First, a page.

When people think of Cornish culinary delicacies, apart from pasties of course, they daydream about our abundant seafood and the odd pot of clotted cream. We are blessed with an embarrassment of fresh Cornish crab, river-grown mussels and locally-caught lobster. I’m not complaining – I eat more than my fair share. But one of the first things you notice about Cornwall, as a newbie incomer, is the strangely lush semi-tropical plantlife. Ferns creep, tiny daisies and wild herbs take root in every Cornish stone wall, all flourishing under the constant gentle drizzle or the damp sea mist.
And one of the first things we spotted as a family, when we moved to the Cornish coast four years ago, was the swathes of wild garlic which blanket the river banks and footpaths close to the sea from early March until the end of April. The season is short, but as soon as we smell the aromatic ransoms or spot the delicate star-shaped white flowers, there you will find us, bags in hand, gathering our favourite free wild food with abandon. Did I mention it’s free? (Sidenote: we were like this when we lived in Sussex too. Our blackberry addiction was totally out of control). I have also had to stop my girls from eating it on the way to school, to ensure that they still have friends who will play with them. People, it lingers as long on the breath as regular garlic.
Wild garlic (or allium ursinum to give it its fancy name) isn’t always easy to find, but it is easy to smell and to spot and there are a couple of simple rules to remember when you are trying to locate a good source. It tends to grow in woodland and along hedgerows, nearby to riverbeds and streams as long as it’s not too damp underfoot. If you find a likely looking river or stream that’s a bit boggy, look just a little further afield to slightly drier ground and you might get lucky. Another reliable sign is the presence of bluebells. Where you find one, you tend to find the other as long as it hasn’t been too dry. Wild garlic has delicate white star-shaped flowers (which are edible – or rather we eat them) and it’s the leaves rather than the bulbs that are prized. But don’t be tempted to throw away the white stalks. They are bloomin’ lovely and have a slightly stronger flavour than the more delicately flavoured leaves.
So, what to make? For two months, wild garlic replaces rocket and salad leaves in our house, it makes brilliant bright green garlic soups and our very favourite home-produced garlic product is Wild Garlic Pesto. It’s super easy to make (takes about 15 minutes) and stores well fresh or frozen – just what you need when you’ve got a glut of seasonal produce.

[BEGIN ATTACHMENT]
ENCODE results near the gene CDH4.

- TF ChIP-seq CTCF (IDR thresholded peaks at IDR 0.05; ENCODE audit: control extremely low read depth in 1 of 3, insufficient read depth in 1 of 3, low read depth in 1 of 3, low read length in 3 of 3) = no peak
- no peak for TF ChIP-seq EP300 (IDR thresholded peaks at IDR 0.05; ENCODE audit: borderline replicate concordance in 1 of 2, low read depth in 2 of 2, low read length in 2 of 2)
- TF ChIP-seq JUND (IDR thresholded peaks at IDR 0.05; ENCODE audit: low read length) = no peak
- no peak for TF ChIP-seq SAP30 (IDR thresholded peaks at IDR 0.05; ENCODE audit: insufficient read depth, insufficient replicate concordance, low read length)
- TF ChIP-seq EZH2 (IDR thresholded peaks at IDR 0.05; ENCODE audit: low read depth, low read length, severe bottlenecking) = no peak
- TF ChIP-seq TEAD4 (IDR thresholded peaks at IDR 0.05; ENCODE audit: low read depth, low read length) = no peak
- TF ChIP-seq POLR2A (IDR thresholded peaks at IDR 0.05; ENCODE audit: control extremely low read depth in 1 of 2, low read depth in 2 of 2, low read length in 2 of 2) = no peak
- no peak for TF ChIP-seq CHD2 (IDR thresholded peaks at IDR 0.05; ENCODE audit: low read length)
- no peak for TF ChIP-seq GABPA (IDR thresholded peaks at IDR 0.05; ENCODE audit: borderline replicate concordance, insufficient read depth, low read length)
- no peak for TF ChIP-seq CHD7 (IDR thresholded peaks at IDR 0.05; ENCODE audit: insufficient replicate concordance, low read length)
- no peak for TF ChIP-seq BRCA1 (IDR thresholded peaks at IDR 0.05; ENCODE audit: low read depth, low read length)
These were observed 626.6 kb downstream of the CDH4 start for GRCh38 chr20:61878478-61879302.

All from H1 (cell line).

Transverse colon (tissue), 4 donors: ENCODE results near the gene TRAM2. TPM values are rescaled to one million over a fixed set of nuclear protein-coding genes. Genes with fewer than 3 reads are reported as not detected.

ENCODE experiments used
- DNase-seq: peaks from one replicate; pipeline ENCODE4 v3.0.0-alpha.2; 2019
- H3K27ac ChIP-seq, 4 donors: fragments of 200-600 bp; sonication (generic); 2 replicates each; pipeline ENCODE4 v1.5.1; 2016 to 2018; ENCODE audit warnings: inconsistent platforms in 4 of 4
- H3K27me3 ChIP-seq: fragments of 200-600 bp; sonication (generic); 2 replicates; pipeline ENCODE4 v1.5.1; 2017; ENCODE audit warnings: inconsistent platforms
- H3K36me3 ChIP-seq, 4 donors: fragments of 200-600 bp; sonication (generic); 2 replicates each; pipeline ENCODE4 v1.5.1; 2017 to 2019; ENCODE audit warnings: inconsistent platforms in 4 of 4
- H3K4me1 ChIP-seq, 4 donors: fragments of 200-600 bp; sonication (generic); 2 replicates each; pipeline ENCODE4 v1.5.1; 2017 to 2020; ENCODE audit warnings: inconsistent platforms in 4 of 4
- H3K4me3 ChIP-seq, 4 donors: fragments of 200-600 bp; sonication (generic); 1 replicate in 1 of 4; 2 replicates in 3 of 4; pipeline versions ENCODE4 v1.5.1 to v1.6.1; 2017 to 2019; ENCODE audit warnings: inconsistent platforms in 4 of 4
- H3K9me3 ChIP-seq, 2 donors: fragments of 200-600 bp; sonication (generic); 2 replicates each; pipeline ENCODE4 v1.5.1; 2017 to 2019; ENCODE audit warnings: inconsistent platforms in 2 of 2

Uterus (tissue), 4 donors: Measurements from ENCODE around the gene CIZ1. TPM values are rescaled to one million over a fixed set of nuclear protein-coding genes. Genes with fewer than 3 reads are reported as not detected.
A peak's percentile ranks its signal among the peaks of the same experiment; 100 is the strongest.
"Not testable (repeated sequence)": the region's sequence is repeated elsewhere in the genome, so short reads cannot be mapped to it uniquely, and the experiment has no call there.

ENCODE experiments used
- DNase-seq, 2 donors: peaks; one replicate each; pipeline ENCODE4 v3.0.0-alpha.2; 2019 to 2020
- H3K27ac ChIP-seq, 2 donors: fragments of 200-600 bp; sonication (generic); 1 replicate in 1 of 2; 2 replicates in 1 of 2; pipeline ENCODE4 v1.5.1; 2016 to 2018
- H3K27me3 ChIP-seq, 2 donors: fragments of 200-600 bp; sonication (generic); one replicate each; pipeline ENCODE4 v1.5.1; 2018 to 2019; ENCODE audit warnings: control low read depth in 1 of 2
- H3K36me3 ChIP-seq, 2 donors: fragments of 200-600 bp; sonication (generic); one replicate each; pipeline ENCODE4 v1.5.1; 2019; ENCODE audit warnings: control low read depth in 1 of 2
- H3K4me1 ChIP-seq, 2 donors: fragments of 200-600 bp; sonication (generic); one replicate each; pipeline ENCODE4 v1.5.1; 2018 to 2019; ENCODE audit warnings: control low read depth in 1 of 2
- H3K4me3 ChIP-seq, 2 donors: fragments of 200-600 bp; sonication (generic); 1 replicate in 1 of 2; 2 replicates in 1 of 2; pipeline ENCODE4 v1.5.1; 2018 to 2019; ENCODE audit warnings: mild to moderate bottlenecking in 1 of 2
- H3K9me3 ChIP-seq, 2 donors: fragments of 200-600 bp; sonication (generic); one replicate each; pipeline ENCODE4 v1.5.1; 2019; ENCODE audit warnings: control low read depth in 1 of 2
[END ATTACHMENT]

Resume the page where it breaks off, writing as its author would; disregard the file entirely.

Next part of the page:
- wild garlic (or rocket or fresh basil if you can’t discover a wild garlic stash)
- 200g of pine nuts
- parmesan cheese to taste
- crunchy sea salt & freshly ground black pepper
- the finest extra virgin olive oil you can afford
- a small blender or a pestle & mortar (& lots of elbow grease)
- If you are the kind of person who likes to follow an exact recipe, look away now. Making pesto is all about tasting, testing and adjusting the main ingredients to get it just how you like. Here’s how I do it.
- I fill my mini-blender to the top with my herb/plant of choice. I add a decent slug of olive oil to lubricate and get things moving and a good pinch (small handful) of crunchy sea salt to provide grindage (not a technical culinary term).
- Blitz until roughly chopped and then add the pine nuts and parmesan and blitz a bit more until everything is combined but not too finely textured. You may need a little extra olive oil at this stage to loosen things. Season to taste and you are done.
- Any kind of pesto freezes well (ice-cube trays are brilliant for this as you can simply pop out a few cubes as and when you need them) or to keep a fresh batch going for longer, store in a little kilner jar with a layer of olive oil over. Dig in, embrace the garlic breath and enjoy a walk on the wild side.